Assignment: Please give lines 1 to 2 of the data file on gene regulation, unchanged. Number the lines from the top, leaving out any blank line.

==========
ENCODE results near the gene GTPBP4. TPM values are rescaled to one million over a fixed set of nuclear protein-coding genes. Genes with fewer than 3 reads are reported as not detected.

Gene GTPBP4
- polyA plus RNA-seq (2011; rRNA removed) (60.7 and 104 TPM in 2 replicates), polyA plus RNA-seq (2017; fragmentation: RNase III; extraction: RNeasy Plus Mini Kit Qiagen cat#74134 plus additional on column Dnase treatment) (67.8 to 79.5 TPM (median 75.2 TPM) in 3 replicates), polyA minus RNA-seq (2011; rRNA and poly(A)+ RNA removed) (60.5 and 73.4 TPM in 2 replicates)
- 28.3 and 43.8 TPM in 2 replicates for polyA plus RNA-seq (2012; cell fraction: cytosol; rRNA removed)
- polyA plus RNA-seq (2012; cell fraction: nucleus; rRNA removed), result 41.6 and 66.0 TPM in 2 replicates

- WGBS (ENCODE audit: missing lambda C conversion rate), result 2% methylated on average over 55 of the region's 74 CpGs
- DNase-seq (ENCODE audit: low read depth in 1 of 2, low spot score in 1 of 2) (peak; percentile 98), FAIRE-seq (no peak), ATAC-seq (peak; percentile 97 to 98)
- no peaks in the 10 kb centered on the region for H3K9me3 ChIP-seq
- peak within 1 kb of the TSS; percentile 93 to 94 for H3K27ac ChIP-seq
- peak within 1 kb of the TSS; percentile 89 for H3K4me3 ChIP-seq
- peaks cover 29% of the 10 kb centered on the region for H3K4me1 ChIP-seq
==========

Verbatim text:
ENCODE results near the gene GTPBP4. TPM values are rescaled to one million over a fixed set of nuclear protein-coding genes. Genes with fewer than 3 reads are reported as not detected.

Gene GTPBP4